Off piste in Switzerland

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I have to say, February wouldn’t normally be my first choice of month to go boating on a lake in the Swiss Alps but when an opportunity arises to go to a part of the world you’ve never been to, it would be churlish to say no thanks – even when the temperatures are down to -9 by virtue of the freezing wind whistling down from Russia.

My mission, and I chose to accept it, was to sea trial F48-003 before we handed the boat over to the dealer and the customer.  Some of you may have already heard about my trip on F48-001 down the east coast of the United States last year – this will appear as soon as I catch up with last year’s adventures – so it was good to get back on a boat that I have a particular soft spot for.

Before we could contemplate doing any testing the 48 needed to be lifted off the truck, have the pods fixed back on, and the flybridge put back together.  Once the boat was ‘whole’ again we used a massive mobile crane to lift her into the water.  I have to say I always find this process unnerving – seeing 20 tonnes of motor cruiser dangling in the air is quite something!

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The following day we zipped across the Luzern area of the lake to fuel up and then headed south.

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We had to deliver the boat to Alpnachstad, where the Swiss dealer Ivo Herzog has the most fantastic facility.  Talk about German efficiency, these guys take ‘attention to detail’ to a new level.  Apparently there are approximately 100,000 boats on Lake Lucerne and from what I saw, most of them were at Ivo’s yard in Alpnachstad.

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Here are some of the smaller ones, suspended above the lake, for obvious reasons and at least a hundred or more were on the hard standing out the back of the main workshops.

I love this little one in it’s own garage…

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The testing went surprisingly well.  I say surprisingly because the lake is fresh water and this characteristically has a detrimental affect on performance. However, we were getting 30 knots SOG (speed over the ground) with full water tanks, waste tanks, fuel tanks, equipment and 4 crew on board – the F48 proved itself to me yet again – I love this boat!

Actually, the testing went so well, that we ended up with some spare time and after much discussion as to what to do with the rest of the day, we headed into the mountains to get a look at the scenery and see if we could find some skiers.  You will probably find this hard to believe but the British contingent did not have a skier amongst it’s ranks and we were really keen to see what all the fuss is about.  So, we set off for the hills…

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We eventually made it to the top of one of the passes at a small mountain village called Melchsee Frutt.  There were lots of skiers, snow-boarders and tobogganists, whizzing about the place, all looking very nonchalant with their appropriate clothing on.  I must admit that, had I anticipated having the time to visit a ski resort I would have packed more suitable clothing, specifically any other shoes than deck shoes, which are fabulous on wet decks and pants on snow!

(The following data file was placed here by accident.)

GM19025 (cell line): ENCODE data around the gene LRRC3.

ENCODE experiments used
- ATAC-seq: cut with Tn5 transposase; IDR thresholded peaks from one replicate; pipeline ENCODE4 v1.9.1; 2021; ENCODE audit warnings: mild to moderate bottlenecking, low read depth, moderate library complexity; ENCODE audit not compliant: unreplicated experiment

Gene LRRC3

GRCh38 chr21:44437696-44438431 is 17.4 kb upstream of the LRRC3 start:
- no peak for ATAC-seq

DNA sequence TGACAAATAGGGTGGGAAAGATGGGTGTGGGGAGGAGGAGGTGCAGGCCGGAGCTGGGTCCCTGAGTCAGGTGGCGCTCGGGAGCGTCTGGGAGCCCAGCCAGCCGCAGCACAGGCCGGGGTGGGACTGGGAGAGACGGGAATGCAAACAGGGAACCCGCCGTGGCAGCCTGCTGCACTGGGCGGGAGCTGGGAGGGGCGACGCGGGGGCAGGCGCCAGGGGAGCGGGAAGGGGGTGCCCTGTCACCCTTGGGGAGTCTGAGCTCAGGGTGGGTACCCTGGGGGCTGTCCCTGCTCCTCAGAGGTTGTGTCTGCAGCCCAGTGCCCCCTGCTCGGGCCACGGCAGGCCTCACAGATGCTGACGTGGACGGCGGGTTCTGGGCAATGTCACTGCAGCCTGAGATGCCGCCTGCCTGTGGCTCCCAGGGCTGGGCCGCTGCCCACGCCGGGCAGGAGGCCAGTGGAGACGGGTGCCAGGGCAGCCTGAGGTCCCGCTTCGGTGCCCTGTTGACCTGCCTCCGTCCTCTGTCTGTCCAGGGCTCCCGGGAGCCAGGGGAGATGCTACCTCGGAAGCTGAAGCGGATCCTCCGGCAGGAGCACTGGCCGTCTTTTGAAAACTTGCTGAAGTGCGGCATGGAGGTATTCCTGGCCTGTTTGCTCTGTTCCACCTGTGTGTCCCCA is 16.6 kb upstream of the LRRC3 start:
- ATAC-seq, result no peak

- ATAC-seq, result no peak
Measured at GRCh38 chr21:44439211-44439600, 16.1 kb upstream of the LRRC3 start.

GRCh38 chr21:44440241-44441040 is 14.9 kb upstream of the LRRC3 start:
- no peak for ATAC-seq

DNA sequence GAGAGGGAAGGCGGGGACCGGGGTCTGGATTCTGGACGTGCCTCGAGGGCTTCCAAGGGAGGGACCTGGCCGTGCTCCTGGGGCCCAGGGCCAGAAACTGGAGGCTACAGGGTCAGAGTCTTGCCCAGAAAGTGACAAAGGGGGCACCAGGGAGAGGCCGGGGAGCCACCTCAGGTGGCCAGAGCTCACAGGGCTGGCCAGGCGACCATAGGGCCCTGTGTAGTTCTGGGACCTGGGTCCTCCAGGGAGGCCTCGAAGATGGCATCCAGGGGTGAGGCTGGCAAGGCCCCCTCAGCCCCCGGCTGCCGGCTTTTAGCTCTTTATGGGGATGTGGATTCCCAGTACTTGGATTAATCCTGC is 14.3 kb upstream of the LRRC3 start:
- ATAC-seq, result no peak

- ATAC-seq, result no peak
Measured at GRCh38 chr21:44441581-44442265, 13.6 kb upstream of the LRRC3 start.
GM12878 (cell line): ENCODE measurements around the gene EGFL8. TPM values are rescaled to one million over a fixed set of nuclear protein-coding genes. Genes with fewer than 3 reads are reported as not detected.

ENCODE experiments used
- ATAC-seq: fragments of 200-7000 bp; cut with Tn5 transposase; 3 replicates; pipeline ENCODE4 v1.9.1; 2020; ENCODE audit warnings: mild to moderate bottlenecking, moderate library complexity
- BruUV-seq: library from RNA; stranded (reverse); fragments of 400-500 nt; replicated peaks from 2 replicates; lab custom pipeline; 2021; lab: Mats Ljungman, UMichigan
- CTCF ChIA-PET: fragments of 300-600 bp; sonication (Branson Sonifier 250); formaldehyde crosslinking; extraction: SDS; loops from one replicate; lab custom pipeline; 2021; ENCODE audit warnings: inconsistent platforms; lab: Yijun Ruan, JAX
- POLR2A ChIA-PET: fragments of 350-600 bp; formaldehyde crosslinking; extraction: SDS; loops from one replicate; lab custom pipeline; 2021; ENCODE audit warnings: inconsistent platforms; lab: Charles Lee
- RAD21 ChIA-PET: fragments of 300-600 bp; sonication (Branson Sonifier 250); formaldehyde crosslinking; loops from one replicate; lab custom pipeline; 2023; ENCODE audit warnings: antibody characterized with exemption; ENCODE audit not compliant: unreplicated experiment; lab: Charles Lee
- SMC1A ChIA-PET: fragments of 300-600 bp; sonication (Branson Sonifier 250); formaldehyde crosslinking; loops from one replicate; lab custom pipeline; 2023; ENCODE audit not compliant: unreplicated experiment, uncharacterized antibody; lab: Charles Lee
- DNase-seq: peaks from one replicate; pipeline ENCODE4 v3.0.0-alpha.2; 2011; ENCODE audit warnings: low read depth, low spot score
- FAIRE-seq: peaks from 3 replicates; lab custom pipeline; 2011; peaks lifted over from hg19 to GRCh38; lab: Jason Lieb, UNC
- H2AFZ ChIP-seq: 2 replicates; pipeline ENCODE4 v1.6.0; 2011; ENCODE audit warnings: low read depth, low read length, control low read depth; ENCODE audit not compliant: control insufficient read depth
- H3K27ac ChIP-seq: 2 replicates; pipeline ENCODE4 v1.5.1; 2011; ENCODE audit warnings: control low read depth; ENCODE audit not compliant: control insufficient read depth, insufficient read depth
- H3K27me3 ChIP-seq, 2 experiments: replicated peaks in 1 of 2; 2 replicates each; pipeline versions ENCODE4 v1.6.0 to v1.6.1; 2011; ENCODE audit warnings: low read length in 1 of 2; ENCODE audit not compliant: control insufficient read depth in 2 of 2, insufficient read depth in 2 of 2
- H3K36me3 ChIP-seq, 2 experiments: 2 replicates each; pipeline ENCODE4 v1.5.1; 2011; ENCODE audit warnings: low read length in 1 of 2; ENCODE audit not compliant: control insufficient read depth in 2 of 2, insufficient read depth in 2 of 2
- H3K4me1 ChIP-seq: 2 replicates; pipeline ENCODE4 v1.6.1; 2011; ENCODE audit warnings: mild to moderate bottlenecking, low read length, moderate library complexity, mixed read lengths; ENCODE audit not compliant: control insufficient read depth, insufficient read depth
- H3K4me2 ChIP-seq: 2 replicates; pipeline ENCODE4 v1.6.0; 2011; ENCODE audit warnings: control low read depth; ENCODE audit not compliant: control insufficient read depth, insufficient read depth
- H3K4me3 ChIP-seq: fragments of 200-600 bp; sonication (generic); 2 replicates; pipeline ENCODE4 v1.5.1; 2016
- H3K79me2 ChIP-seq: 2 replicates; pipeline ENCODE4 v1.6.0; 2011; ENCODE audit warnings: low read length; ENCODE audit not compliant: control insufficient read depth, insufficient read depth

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I think this means, ‘I’m turning left’ but not being a skier, I couldn’t swear to that…

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I’ll be putting the ‘Grand East Coast Tour’ up soon but first I think we’ll stay on this side of the ‘pond’ for an SC35 handover in the Channel Islands.

This has been another Captain Corbett’s Adventure.  If I’m not on Jersey teaching a private tuition Day Skipper theory or Yachtmaster theory course, then I’m either spending time with someone on their boat, giving them the confidence to take their boat out with their family and friends on board or I’m off somewhere exotic delivering a boat. Either way, I’ll write it up and put it on the Blog for you all to see, so keep popping back to see my most recent adventures.

Breaking News

Here’s some interesting news which I’ve just come across; Sealine are updating the model range to make the ‘name’ truly reflect the size of the boat.  I’ve inserted the information below for everyone to see:

 

SEALINE UPDATES ITS MODEL RANGE

Sealine has today (13th February) announced changes to its model ranges in line with both current and future product development programmes. The new badging, which becomes effective this week, will reflect the true overall length of each boat

Commenting on the changes Bill Griffiths Managing Director of Sealine said

“It provides an important opportunity to offer consistency across all of our markets and brings to an end any confusion over the true size of each of our models. This initiative is part of a continuing programme of repositioning Sealine in line with our growing range of high quality, high spec and engineered innovative luxury motor boats. We have added new finishes and materials across all our ranges as well as some unique features which we believe offer today’s boater something that is truly different. I believe this new badging will help to redefine us further in our new direction.”

The Sealine models will be changed as follows:

New Model Name Previous model LOA (m) LOA (ft)
S380 SC35 11.83m 38’ 10”
S450 SC42 13.90 45’ 7”
F450 F42 13.90 45’ 8”
C490 C48 15.44 50’ 8”
F490 F48 15.44 50’ 8”
F380 F37 11.56 37’ 8” To be launched this Autumn

The T Series, T50 and T60, will keep their existing model names. A new Sealine brochure is now available as a CD or download and the Sealine website is being updated to reflect the changes.

For further media information please contact Sue Hardwick on 020 7499 8600 / 07710 260743 or email susan@hardwickpr.com

This has been another Captain Corbett’s Adventure.  If I’m not on Jersey teaching a private tuition Day Skipper theory or Yachtmaster theory course, then I’m either spending time with someone on their boat, giving them the confidence to take their boat out with their family and friends on board or I’m off somewhere exotic delivering a boat. Either way, I’ll write it up and put it on the Blog for you all to see, so keep popping back to see my most recent adventures.

Florida Press

© Richard Corbett 2012

Breaking news:   Sealine take US journalists by surprise

July saw me in Fort Lauderdale in the United States of America.  This was to be an important trip for me, with a lot riding on a successful outcome.  We are introducing our latest models into the American market and we had arranged for the key US yachting press to come and try our new boats.  We are very proud of our boats and this was an opportunity to demonstrate our latest offerings to the discerning US boaters.